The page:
Uganda: Schools defy govt on ‘illegal’ school interview fees

Uganda: Schools defy govt on 'illegal' school interview fees
Pupils of Hormisdallen. The school charges Shs 120,000 for the interviews

Schools charging for interviews before admitting students are doing so outside the law and will be reprimanded, Ministry of Education has warned.

Ministry of Education permanent secretary Alex Kakooza says the interview fees are illegal and should not be paid for.

“Interviews are free and parents should not pay for them. In both government and private schools interviews should be free and not be paid for. Why are parents paying for interviews yet they also have to pay school fees?,” he asked.

According to a circular that was sent to schools by the Ministry of Education last month, all cash and non-cash requirements like interview charges outside the approved school fees are prohibited.

Kakooza urged all parents to be on the lookout for what he called illegal school charges and to inform the ministry. The ministry also scrapped primary one interviews in all schools.

But it seems the schools have defied the ministry’s directive as parents are increasingly crying foul over exorbitant fees that schools ask them to pay before their children are allowed to sit for interviews.

With the school year coming to an end, some parents are eager to change their children’s schools before the start of the new school year. Both private and public primary schools are asking parents to pay interview fees for children that range between Shs 10,000 and Shs 150,000.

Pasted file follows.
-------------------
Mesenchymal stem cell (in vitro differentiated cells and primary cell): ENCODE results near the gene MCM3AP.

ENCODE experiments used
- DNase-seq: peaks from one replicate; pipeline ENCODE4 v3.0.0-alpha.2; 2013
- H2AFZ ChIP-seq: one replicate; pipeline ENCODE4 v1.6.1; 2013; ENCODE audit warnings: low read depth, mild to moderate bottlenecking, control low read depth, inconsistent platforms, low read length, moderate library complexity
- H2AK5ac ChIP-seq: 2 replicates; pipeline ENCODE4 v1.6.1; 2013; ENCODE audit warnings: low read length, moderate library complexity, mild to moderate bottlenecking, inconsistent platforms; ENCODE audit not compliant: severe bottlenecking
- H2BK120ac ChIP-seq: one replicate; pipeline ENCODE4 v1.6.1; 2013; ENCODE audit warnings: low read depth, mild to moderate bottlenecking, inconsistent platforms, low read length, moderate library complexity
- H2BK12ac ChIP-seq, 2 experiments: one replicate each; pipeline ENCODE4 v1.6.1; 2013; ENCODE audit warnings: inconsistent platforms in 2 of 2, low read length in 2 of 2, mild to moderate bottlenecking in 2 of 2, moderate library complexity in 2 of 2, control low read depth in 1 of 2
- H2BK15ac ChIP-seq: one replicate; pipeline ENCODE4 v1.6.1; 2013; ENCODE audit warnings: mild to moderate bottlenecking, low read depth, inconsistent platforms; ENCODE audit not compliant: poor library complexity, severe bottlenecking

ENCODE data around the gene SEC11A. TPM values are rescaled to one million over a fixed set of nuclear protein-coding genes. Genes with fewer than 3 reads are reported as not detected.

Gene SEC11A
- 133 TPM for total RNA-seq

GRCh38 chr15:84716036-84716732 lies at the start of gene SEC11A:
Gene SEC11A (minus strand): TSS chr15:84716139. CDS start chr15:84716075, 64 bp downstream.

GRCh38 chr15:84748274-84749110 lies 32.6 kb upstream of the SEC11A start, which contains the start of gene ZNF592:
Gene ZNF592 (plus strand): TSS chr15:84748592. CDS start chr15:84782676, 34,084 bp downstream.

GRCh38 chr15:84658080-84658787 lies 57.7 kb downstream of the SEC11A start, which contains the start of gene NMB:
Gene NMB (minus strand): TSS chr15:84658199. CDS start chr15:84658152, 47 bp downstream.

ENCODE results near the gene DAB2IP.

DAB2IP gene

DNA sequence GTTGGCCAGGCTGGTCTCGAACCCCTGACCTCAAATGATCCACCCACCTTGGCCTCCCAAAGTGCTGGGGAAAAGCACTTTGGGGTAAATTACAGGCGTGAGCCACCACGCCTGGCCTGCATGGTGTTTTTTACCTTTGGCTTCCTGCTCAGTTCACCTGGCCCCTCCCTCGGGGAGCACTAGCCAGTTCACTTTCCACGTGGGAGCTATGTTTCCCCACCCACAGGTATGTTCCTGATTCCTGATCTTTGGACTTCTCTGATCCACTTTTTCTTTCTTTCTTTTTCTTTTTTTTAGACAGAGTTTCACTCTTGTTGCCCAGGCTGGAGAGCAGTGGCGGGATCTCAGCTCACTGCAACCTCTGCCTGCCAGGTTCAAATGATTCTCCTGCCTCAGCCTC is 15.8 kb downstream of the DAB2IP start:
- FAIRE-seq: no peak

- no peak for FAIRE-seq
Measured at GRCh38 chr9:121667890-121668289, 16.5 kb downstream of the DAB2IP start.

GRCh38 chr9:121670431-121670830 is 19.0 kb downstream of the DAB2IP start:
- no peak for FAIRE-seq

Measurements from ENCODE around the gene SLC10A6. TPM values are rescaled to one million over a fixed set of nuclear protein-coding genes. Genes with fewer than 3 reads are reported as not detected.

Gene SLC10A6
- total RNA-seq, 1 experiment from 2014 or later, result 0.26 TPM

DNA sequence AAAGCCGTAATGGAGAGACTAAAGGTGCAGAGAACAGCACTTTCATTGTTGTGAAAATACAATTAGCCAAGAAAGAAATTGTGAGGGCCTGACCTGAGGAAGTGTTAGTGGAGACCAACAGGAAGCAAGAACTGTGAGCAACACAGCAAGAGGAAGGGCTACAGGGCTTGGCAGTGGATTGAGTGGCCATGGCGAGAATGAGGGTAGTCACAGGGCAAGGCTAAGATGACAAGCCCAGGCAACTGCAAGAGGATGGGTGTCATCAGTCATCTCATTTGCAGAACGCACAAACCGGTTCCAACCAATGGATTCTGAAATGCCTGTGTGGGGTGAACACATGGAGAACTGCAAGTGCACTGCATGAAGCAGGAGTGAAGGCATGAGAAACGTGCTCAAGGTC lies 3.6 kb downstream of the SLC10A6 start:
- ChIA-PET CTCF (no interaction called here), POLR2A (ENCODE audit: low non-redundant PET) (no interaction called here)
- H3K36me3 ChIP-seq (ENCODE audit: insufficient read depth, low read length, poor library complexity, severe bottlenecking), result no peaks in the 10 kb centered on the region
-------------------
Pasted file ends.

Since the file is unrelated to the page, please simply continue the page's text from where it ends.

At some schools, the interviews have attracted hundreds of pupils only for the schools to select a handful of them. At East Kololo primary school, parents are asked to pay Shs 10,000 to cater for the cost of running the interviews. At Hormisdallen, parents pay Shs 120,000 for the interviews.

Cephas Kamya, the head teacher at Hormisdallen primary school located in Kamwokya says the money is necessary to enable the school cater for interview costs. So far the school has received more than 50 pupils during their ongoing interview process.

“Interviews are written on paper and we need to facilitate the teachers who actually take their time to supervise and mark the done papers. So, we ask parents for that money to cater for the interview stationary and application fees for new students,” he says.

Parents that URN spoke to say that the interview charges are being used by schools to get money from unsuspecting parents who want their children to go to better schools. Gladys Namuli, a parent says that schools these days are charging all sorts of money to make a living.

“Schools charge us for everything from doing interviews to sitting exams and even providing drinking water for our children. I was recently asked to pay fees for my son to do an interview at St. Savio and I think it is unfair. If schools cannot run interviews without fees, then they should not conduct them,” said Namuli.

Francis Kabagambe, a father of two says schools are reaping off parents by making them pay for interviews and yet deny their children vacancies after. Henry Ntende, another parent says that schools attract many interviewees and yet only choose a handful of pupils at the end of the process.

“The schools are not being honest enough to first tell us that we need these number of students. So they are making parents to pay for applications or interview fees and then after since there are so many kids who sit for these interviews, they only take a few numbers. I think this is something that has to be looked into as soon as possible because this is not a transparent process,” Ntende said.

Ntende says that while he understands the necessity for schools to charge some money for interviews, schools are going overboard with the practice.